The Ottawa Citizen reported last week that a lawyer who posted confidential information about his own client online was caught in a police sting operation. The Ottawa criminal defence lawyer posted a PDF of disclosure that he received from the Crown in a criminal case against his client. The PDF contained blacked-out information and the lawyer used the web to seek someone to help him read the blacked out portions of the disclosure document. A man in Australia saw the post and contacted the Ottawa police who then caught the Ottawa lawyer in a sting operation. Read the Citizen article for full details.
The lawyer lost his client, was sanctioned by the court and is now under investigation by the Law Society of Upper Canada.
As someone who teaches Legal Ethics and Professional Responsibility at the University of Ottawa, I wondered how could this lawyer have been so stupid? What was he thinking? Well, I bet the problem was that he wasn’t thinking.
In my experience, many lawyers get into ethical trouble because they don’t stop and think about the ethics of what they are doing. They may not even see an ethical issue. The most frightening response I have even received when I told a lawyer that I teach legal ethics is “Oh. I’ve been in practice 20 years and never had an ethical issue.” I thought, “OMG! This guy is in real trouble.” Lawyers face ethical issues every day in their practices. Kudos to Canadian law societies for finally realizing this and implementing mandatory continuing legal education that has a mandatory ethics component.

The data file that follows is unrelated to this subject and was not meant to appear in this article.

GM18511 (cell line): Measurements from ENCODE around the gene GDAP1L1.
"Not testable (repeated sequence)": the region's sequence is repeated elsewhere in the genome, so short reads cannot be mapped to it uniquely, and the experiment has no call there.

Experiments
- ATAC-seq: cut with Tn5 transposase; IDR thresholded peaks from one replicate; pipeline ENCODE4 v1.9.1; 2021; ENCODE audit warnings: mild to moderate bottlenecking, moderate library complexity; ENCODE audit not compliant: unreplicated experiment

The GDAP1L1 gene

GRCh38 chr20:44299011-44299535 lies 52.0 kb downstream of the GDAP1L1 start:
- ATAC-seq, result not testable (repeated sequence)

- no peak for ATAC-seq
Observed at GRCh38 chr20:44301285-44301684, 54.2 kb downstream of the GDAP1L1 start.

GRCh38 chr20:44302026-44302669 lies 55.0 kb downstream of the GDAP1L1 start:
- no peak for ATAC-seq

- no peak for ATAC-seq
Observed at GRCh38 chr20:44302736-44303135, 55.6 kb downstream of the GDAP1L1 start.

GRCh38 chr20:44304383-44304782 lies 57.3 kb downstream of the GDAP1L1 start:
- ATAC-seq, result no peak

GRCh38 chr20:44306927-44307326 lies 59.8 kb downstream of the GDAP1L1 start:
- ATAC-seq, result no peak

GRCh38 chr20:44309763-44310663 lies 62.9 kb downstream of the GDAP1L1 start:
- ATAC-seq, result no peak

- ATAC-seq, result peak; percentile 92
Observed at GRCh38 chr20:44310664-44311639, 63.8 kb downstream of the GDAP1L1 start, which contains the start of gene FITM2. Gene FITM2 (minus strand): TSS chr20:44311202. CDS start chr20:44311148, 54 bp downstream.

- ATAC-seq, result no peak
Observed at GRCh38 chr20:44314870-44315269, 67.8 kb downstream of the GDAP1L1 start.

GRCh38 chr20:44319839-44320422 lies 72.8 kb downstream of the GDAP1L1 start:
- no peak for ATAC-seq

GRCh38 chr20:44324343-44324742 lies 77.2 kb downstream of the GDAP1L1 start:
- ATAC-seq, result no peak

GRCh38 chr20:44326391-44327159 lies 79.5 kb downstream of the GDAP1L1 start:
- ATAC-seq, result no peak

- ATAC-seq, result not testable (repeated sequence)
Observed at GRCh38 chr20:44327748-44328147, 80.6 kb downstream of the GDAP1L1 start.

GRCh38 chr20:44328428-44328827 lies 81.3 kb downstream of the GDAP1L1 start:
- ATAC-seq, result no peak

When I read the Citizen article about the Ottawa lawyer, I thought of this quote. I think every lawyer needs a Guardian Angel to tell them “Don’t send that e-mail!” or “Don’t write that snarky letter!” I would have thought one wouldn’t be needed to say “Don’t post confidential information about you client online and don’t seek to do an end run around the Court’s process!” but apparently that should fall within the Guardian Angel’s job description as well.
I tell the law students that I teach that there is always someone to ask for advice – another lawyer they work with, another lawyer in the field, the Practice Advisory Service of the Law Society.
One of the things that makes our legal profession in Canada a profession, and a great one at that, is the willingness of senior members of the bar to make themselves available to junior members of the bar for advice. I would suspect that this is true across the country. It is unfortunate that the Ottawa lawyer failed to realize that he actually had many Guardian Angels out there, waiting to help him out. Unfortunately, he didn’t know how to find them. Now, hopefully others will.